Rasmus, Jays try to keep good vibes going

That Colby Rasmus finally did, in essence, find himself as a baseball player is why he so appreciates the Blue Jays, and why all he wants to do this spring is to keep his approach from last year going. (Chris Young/CP)

DUNEDIN, Fla. – Colby Rasmus found a comfort zone during the 2013 season, an overarching approach on how to be, how to work, how to perform. The Toronto Blue Jays centre-fielder keyed on things like staying relaxed, letting go of bad nights at the plate, freeing himself from the expectations of others and having fun—and he enjoyed one of his most complete seasons in the big-leagues as a result. “I always wanted to be that way, but it was hard,” he says. “Everybody always put expectations on me, telling me I should be doing this, doing that, should be hitting this certain amount with the talent I had.”

That Rasmus finally did, in essence, find himself as a baseball player is why he so appreciates the Blue Jays, and why all he wants to do this spring is to keep his approach from last year going. “Last year, Gibby (manager John Gibbons) and Motor (former hitting coach Chad Mottola) both helped me by saying, ‘Just enjoy playing the game, there’s always tomorrow, don’t let it beat you up,'” Rasmus says. “That helped me be confident, helped my talents come out. Where I was before, I wasn’t really able to relax. I was always fighting myself, trying to be something I’m not.”

Too often, the conversation about the 27-year-old remains about what he isn’t, unwisely ignoring what he’s become. Among centre-fielders with a minimum of 400 plate appearances last year, Rasmus posted a 4.8 WAR, behind only Mike Trout, Andrew McCutchen, Carlos Gomez, Jacoby Ellsbury and Shin-Soo Choo. And his defensive score of 12.9 runs saved above average, a FanGraphs metric, was fifth best at the position.

By no means is he perfect, but put simply, few in baseball provide the kind of all-around production in centre that he does—worth keeping in mind with Rasmus eligible for free agency next fall. Not only do the Blue Jays have only one starting outfielder under club control beyond 2014, they’re also in no position to replace all he brings. Bottom line, whether it’s the Blue Jays or another team, someone is going to pay him big.

Still, when asked if he’s considered what the future holds with free agency looming, Rasmus replies without hesitation, “Zero, I haven’t thought about it at all,” he says. “For me, it’s all about right now, and next year don’t matter. My thoughts are going to be simple. If I’ve got a bunch of things going on in my head, and [negative] things start coming at me, it’s a lot harder to filter those out.”

Playing for a big contract has sullied the walk-seasons of many players, so perhaps that makes sense, especially given Rasmus’s desire to pick up right where he left off.

Already there’s one adjustment for him to make with the departure of Mottola, whose contract wasn’t renewed after the season, and acclimating to new hitting coach Kevin Seitzer. A pull hitter, Rasmus isn’t looking to make changes in the batter’s box. “When that ball is coming from so many different angles and you try to hit it a certain way, your body moves,” he says. “The next thing you know you’re jamming yourself. For me, I try to work on using my hands.”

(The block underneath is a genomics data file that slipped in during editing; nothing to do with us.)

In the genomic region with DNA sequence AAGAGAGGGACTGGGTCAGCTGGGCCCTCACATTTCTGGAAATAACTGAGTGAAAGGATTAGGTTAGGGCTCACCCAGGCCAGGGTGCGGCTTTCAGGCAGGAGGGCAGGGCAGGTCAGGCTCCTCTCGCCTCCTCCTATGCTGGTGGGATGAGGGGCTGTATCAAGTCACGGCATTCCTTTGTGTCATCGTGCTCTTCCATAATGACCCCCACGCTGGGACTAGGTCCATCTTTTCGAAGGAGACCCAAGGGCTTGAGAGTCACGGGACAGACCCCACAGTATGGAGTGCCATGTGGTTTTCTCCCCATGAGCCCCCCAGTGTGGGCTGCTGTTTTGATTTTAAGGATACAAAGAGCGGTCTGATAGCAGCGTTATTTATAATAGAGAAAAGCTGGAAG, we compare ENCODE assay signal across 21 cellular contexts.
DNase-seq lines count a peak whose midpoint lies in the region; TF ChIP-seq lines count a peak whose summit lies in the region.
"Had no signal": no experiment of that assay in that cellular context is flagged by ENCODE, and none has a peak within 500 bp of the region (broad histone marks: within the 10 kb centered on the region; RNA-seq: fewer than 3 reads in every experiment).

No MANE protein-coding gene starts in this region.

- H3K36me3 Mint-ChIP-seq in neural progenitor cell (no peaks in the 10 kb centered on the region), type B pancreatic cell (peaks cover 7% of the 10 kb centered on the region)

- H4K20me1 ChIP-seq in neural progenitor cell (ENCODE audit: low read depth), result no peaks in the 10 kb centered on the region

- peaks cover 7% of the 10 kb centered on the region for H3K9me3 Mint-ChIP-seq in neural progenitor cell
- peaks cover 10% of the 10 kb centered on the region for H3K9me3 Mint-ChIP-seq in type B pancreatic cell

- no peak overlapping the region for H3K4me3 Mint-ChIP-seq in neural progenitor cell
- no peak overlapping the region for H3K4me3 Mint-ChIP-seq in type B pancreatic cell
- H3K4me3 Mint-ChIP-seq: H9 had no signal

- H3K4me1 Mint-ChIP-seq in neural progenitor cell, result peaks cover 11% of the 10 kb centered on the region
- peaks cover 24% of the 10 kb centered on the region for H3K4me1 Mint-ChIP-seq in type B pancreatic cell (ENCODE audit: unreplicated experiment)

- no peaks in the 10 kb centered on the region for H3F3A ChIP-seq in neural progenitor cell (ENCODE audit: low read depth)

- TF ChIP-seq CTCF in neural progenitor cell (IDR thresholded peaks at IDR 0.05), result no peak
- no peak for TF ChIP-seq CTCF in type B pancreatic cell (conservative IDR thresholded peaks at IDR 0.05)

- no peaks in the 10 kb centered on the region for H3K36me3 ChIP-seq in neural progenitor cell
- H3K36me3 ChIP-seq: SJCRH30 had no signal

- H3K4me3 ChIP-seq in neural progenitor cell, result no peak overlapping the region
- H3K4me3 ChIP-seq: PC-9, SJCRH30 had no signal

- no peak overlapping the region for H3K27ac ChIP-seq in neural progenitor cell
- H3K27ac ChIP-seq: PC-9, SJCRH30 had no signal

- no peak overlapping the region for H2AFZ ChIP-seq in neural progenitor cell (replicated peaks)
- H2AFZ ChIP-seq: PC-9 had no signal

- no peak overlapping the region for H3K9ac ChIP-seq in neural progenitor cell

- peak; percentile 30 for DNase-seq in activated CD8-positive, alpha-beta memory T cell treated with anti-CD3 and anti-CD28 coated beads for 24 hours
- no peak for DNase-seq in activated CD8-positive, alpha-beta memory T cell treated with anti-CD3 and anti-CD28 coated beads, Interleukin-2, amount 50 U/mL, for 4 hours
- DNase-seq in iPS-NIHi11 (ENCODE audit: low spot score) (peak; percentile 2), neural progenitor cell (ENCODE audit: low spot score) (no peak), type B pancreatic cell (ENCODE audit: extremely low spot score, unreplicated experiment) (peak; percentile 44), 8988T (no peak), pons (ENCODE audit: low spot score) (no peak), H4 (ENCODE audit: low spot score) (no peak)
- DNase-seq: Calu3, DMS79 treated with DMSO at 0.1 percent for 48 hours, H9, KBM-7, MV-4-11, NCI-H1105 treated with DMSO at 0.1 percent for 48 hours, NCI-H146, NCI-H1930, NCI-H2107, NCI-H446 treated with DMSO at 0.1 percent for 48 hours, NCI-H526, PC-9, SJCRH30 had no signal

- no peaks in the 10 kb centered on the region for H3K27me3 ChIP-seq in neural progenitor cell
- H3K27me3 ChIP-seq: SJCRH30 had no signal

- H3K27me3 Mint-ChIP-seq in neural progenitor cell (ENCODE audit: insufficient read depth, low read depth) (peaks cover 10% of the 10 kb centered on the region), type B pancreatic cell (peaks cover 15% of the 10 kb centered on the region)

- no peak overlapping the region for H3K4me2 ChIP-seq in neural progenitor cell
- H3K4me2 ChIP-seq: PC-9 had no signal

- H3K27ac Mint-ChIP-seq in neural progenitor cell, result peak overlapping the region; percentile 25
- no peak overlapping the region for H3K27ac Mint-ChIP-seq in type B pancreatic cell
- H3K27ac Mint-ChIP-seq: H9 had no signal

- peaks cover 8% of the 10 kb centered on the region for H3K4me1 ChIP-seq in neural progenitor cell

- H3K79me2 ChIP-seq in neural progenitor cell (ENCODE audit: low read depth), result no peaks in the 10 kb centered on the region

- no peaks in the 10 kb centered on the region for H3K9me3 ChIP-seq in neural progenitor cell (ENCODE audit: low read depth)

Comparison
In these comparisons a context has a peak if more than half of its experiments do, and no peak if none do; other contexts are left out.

That’s fine with Seitzer. Even though he philosophically believes hitters should use the middle of the field, he has no intentions of trying to reinvent the wheel with Rasmus. “I told him, I’m not going to come in here and overhaul anything,” says Seitzer. “My job is to work within your comfort zone, what you feel are your strengths… And I’ll try to help you make adjustments when you get out of whack.”

One habit Rasmus believes he’s broken free from is the tendency to overwork himself when things go bad. A contributing factor to his second-half collapse in 2012, the Blue Jays believe, was the way he’d take to the batting cage immediately after bad games, sometimes taking as many as 200 post-game swings, perhaps making a mechanical adjustment to ease his frustrations. Mottola made sure to monitor and limit that workload last year, and Rasmus says avoiding that pitfall now will be easier. “I’m getting a little older now, the body can’t take it quite like I used to,” he says with a grin, “I can’t beat myself up any more.”

There will be no reason to if he maintains the form he showed last year. And through all the drama from his early years in St. Louis to the tumultuous and eventually redemptive transition in Toronto, he now knows what works for him: “Get ready for each day, be confident in what I’m trying to do, not put pressure on myself to go out and hit .300 and 30 (home runs),” he says. “I’m going to focus on being relaxed, using my hands, staying with my approach and trying to run the ball down in the outfield.”

It worked well enough in 2013. The best thing for him, to use the baseball parlance, is to stay right there.

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